The Avoca Gold Robbery
Welcome to this site, a recount of an historic, but little known Australian story of Martin Wiberg and the theft of 5,000 Gold Sovereigns from R.M.S.S Avoca in 1877.
Martin was a crafty individual. Not only did he steal the coins, but he hid them in unique ways and not all in the same place. He was caught by police and he escaped spending months roaming South Gippsland before being re-captured.
Many of the 5,000 Gold Sovereigns were never recovered. Approximately, 3,500 sovereigns possibly await your discovery
As you make you way through this site, you will find interactive elements which will provide you with further information and actions to enhance your visit. I hope you enjoy your visit.
LOCATION: VICTORIA, AUSTRALIA
Date 1877STOLEN! 5,000 GOLD SOVEREIGNS FROM THE R.M.S.S AVOCA
When Detectives located Martin's hut on a selection at Tarwin River they searched heavily for the sovereigns.
Outside of the hut, hidden in a hollow log was a large carpenters plane, and concealed inside the plane were 56 coins. Martin had bored a hole into the end of it, to a depth of about two feet (60cm), and then closed the hole with a piece of wood which made it barely noticeable.
The Argus, 1878 reported that the detectives witnessed a Swede by the name of Charlie take the plane from the hut into the scrub and emerge without it, which led to them interrogating Charlie and locating it.
OTHER HIDING PLACES
Other unique hiding places, include a Barrel of Tallow that Wiberg crafted. Inside the Tallow, Wiberg hid 800 sovereign coins. This barrel had been sent to Emerald Hill (South Melbourne) for a boat to be purchased on his behalf (Australian Town and Country Journal, 1878).
Detectives also reportedly (The Argus, 1938) recovered kerosene tins of axle grease that had sovereigns inside them, from a cave that Wiberg stayed in at Waratah Bay, South Gippsland.
In 1904, the Barrier Miner, and Albury Banner and Wodonga Express reported that an unidentified resident of Inverloch found 75 sovereigns inside a log as he was cutting up firewood.
Calvert Wyeth, who was the proprietor of Inverloch’s Pine Lodge Motel (no longer in existence). On clearing some land for a golf course, The Argus, 1938 reported that Wyeth took down a hut that once belonged to Martin Wiberg. Every nook and cranny was searched, but no sovereigns were found.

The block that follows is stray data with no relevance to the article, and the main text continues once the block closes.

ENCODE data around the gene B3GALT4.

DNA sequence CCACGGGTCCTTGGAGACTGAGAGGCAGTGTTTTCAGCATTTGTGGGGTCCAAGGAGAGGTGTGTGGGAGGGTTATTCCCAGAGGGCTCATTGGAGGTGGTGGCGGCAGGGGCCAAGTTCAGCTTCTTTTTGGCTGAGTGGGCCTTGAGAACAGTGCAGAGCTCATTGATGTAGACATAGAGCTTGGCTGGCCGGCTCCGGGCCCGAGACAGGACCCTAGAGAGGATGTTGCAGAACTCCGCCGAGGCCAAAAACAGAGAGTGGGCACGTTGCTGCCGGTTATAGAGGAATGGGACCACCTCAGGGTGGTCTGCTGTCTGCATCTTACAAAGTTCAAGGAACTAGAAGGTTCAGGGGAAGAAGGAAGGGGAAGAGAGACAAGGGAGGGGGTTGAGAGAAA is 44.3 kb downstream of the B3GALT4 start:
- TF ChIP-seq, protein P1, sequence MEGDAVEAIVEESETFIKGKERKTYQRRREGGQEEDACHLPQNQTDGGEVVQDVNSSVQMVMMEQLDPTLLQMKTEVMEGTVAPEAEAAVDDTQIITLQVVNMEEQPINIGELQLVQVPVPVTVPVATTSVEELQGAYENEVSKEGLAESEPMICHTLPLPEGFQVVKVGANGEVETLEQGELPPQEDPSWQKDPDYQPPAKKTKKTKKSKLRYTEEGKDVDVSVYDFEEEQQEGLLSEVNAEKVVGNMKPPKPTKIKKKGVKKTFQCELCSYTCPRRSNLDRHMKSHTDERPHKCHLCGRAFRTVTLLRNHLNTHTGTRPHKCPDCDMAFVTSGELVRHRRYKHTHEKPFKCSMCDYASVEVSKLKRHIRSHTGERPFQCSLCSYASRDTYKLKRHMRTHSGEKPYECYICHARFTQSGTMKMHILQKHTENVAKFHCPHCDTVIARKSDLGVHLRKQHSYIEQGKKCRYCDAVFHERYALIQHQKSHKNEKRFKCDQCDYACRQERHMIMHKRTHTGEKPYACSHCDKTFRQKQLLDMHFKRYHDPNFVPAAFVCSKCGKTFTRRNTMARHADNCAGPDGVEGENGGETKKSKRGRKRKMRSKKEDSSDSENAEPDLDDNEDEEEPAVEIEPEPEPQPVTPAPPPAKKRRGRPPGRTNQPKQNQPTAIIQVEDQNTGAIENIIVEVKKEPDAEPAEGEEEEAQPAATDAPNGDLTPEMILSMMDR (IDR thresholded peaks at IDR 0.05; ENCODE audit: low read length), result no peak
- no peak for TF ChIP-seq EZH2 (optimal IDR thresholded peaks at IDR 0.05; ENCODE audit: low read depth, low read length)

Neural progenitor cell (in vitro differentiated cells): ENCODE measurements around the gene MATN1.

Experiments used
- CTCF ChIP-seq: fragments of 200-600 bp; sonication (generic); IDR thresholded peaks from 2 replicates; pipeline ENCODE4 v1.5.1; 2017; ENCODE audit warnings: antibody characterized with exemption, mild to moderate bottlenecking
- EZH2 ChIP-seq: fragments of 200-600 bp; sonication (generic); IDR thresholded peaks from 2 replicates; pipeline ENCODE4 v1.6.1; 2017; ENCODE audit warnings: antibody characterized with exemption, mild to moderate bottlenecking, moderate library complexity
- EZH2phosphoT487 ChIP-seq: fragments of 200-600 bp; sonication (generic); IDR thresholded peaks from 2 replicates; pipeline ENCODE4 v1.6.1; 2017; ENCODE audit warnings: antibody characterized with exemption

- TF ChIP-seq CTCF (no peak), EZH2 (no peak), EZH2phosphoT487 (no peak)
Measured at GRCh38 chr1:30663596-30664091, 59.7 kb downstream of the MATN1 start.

Martin Wiberg Profile
Born: Circa 1852
Hair: Fair with whiskers, and moustache.
Identifying Marks: Letters M.W. in blue ink between thumb and forefinger of left hand.
Escape of Martin Wiberg 1878 http://nla.gov.au/nla.news-article62026025;
Recovery of Stolen Sovereigns 1878 http://nla.gov.au/nla.news-article88219993 ;
On the 11th October, 1875, Martin Wiberg and Rosina Brackley of Williamstown Street, Williamstown, Victoria were married by the reverend Nathanial Kinsman, of the Free Church of Victoria. The ceremony was performed at Gore St in Fitzroy, Victoria.
Just under two years later, the Illustrated Australian News (1877) reported in their "Births, Marriages, Deaths" section that Rosina had given birth to a daughter, Ethel Christina Wiberg on the 12th February, 1877.
Various newspapers, such as the "Riverine Herald (1883) a few years later, would suggest that the surname Wiberg was an alias, and the real surname of Martin was Olsen, as used by his brother Matthew.
Registry of Births, Deaths and Marriages, Victoria;
Trove - National Library of Australia
Port of Registry: London
Built: 1866 by William Denny & Brothers Dumbarton
Owner 1: Peninsular & Oriental Steam Navigation Company, London (1866-1881)
Owner 2: Sultan of Zanzibar (1882-1895)
Owner 3: Hajee Cassum Joosub, Bombay (1896-)
Launched: Saturday, 31st March 1866
Ship Type: Passenger Liner
Ship's Role: Ceylon/Australia service
Tonnage: 1482 gross; 905 net; 2640 dwt
Length: 257ft 0in
Breadth: 32ft 3in
Draught: 18ft 6in depth
Source: Clydebuilt database: ed Strathdee, P., Newth, J., & Asprey, D.